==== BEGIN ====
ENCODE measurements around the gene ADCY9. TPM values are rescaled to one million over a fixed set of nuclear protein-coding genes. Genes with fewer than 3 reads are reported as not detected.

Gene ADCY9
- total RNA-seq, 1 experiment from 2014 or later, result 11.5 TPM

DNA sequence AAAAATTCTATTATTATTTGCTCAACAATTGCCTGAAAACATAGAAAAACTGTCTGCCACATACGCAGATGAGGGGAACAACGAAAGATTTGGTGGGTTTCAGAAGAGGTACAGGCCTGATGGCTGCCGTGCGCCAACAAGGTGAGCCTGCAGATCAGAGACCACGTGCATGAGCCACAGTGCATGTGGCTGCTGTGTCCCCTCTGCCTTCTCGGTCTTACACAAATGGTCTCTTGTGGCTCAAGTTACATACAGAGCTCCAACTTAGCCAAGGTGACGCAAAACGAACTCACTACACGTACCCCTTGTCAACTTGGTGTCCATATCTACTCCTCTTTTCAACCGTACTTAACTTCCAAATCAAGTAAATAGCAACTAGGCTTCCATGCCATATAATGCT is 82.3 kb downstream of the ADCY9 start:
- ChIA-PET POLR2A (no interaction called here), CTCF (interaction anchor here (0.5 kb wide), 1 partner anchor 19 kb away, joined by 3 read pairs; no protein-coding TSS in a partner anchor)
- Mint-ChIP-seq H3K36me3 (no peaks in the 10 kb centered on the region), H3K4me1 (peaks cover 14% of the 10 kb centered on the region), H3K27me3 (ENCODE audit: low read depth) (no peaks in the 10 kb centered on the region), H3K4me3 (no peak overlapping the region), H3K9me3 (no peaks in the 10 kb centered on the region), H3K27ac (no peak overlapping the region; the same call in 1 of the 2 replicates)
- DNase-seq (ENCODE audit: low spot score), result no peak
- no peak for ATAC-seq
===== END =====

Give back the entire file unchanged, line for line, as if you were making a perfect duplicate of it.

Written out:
ENCODE measurements around the gene ADCY9. TPM values are rescaled to one million over a fixed set of nuclear protein-coding genes. Genes with fewer than 3 reads are reported as not detected.

Gene ADCY9
- total RNA-seq, 1 experiment from 2014 or later, result 11.5 TPM

DNA sequence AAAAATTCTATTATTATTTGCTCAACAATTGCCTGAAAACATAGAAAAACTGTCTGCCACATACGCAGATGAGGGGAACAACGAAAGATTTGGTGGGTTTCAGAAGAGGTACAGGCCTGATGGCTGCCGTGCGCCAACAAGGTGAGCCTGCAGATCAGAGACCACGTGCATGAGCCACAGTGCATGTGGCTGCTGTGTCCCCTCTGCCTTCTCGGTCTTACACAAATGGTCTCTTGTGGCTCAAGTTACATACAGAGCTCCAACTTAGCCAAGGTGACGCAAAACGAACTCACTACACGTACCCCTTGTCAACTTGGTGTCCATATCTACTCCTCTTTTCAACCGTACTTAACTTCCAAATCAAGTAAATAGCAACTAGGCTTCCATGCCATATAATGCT is 82.3 kb downstream of the ADCY9 start:
- ChIA-PET POLR2A (no interaction called here), CTCF (interaction anchor here (0.5 kb wide), 1 partner anchor 19 kb away, joined by 3 read pairs; no protein-coding TSS in a partner anchor)
- Mint-ChIP-seq H3K36me3 (no peaks in the 10 kb centered on the region), H3K4me1 (peaks cover 14% of the 10 kb centered on the region), H3K27me3 (ENCODE audit: low read depth) (no peaks in the 10 kb centered on the region), H3K4me3 (no peak overlapping the region), H3K9me3 (no peaks in the 10 kb centered on the region), H3K27ac (no peak overlapping the region; the same call in 1 of the 2 replicates)
- DNase-seq (ENCODE audit: low spot score), result no peak
- no peak for ATAC-seq